Being environmentally conscious doesn’t mean the same thing today as it did a few years ago. Before, incorporating green initiatives into operations was a relatively novel, cutting-edge business practice. Today, going green is becoming almost de rigueur for many businesses … and necessary for success.

For most companies, greening the business is both about meeting consumer demand and building a sustainable business with the staying power to survive. Greening your supply chain to decrease carbon emissions and increase fuel efficiency can contribute to that staying power. Let’s discuss some key strategies.

Green Packaging
Green packaging doesn’t end with recycled boxes and biodegradable packing materials. It’s also about minimizing damages that could trigger a return, and yet another shipment to provide a replacement, burning more fuel and generating additional emissions. By using the right packaging, companies can greatly reduce damaged products and wasteful returns.

If you work with an outside shipping company, they may be able to help. For example, UPS operates a Package Lab near Chicago, where engineers in lab coats (no, they’re not brown) develop packaging solutions to help customers minimize damages to products ranging from snow skis to flat-screen televisions.

Optimizing Your Distribution Network
According to a recent World Economic Forum report, the global transport and logistics industry accounts for 2,800 megatons of greenhouse gases. Designing a more efficient distribution network is key to making a positive environmental impact, and requires a delicate balance between cost, speed-of-service and environmental considerations. Depending on the proximity of your distribution centers and relative distance to customers and retail centers, it could be beneficial to simplify your network and reduce the number of distribution centers. 

In addition, different modes of transportation have different energy intensity and carbon-emission profiles, and a company that is smart about utilizing diverse modes – truck, rail, ocean and air – will lower its fuel consumption and emissions. For example, if your ground network is extensive enough, express shipments can sometimes travel by truck rather than air, saving fuel and emissions. If you use an outside carrier, look for one with the modal flexibility to consolidate multiple international shipments for air and ocean freight. 

Plan Your Route
Using technology, or common sense, to plan your delivery routes is another way to optimize your supply chain – or even to green your personal trips in the family car. 

Route planning software can help you improve efficiency – saving miles, fuel and emissions. For example, UPS has implemented several tools and procedures, collectively called Package Flow Technologies, to optimize delivery routes by doing things like eliminating left turns. Since its deployment in 2004, Package Flow Technologies has shaved 100 million miles off already streamlined delivery routes, saved 10 million gallons of gas and reduced emissions by 100,000 metric tons of carbon dioxide. The savings last year alone were the equivalent of taking 5,300 delivery vehicles off the road.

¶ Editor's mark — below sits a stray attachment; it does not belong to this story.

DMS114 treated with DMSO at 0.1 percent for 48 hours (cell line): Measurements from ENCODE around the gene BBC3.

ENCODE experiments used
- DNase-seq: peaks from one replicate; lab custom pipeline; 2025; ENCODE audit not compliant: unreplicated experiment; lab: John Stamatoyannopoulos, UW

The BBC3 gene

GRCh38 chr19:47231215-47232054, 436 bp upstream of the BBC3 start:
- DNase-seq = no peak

We offer a similar technology, called the RoadNet Transportation Suite, to customers. It’s currently helping our customers to route nearly 200,000 vehicles a day – resulting in an annual reduction of more than a billion miles driven, 200 million gallons of fuel and 2 million tons of C02 emissions. 

Other things you can do are much simpler, like instituting a no-idling policy. Idling for more than 10 seconds uses more fuel than restarting your engine, and an hour of idling burns a gallon of fuel. We teach our delivery drivers to shut off the engine even for the shortest stops. In a recent test of telematics technology, we were able to reduce the time our drivers spend idling by 24 minutes per driver per day – a fuel savings of nearly $200 per driver per year. If you have a sizable fleet, the savings really add up. 

Take the Guesswork Out of Returns/Repairs
To help minimize the carbon footprint of your reverse logistics, you should help take the guesswork out of the returns process for your customers. Start by designing an efficient returns network; then, communicate clearly to customers the precise steps they need to follow when returning a product or a part. 

In order to make it easy for them to return a package and ship it to the right place, implement an easy-to-integrate returns technology platform. A Web-based system that lets customers type in the part or product number and automatically print out accurate shipping labels, not only simplifies their shipping but also helps you track the progress of the product returns.

Supply Chain Partners
Third-party logistics providers (3PLs) bear a great deal of responsibility when it comes to limiting your supply chain’s impact on the environment, and you need to objectively evaluate your 3PLs in this area. Is your 3PL utilizing clean fuel technologies like electric, hybrid-electric, hybrid-hydraulic, compressed and liquefied natural gas and propane? How does your 3PL evaluate its carbon footprint? Does it publish a sustainability report? Remember, you can’t improve what you don’t measure. 

Partnering with the right carrier can help you reduce your carbon footprint without sacrificing the efficiency of your supply chain; in fact, it can provide significant positive business results. 

Your supply chain is a great place to include effective green strategies and technologies. Incorporating some green techniques into your supply chain can help you to curb your carbon emissions. Going green is essential to every business in today’s world, and you’re only as green as your supply chain.

Brad Mitchell is president of UPS Logistics and Distribution. With more than a century of experience in transportation and logistics, UPS is a leading global trade expert equipped with a broad portfolio of solutions.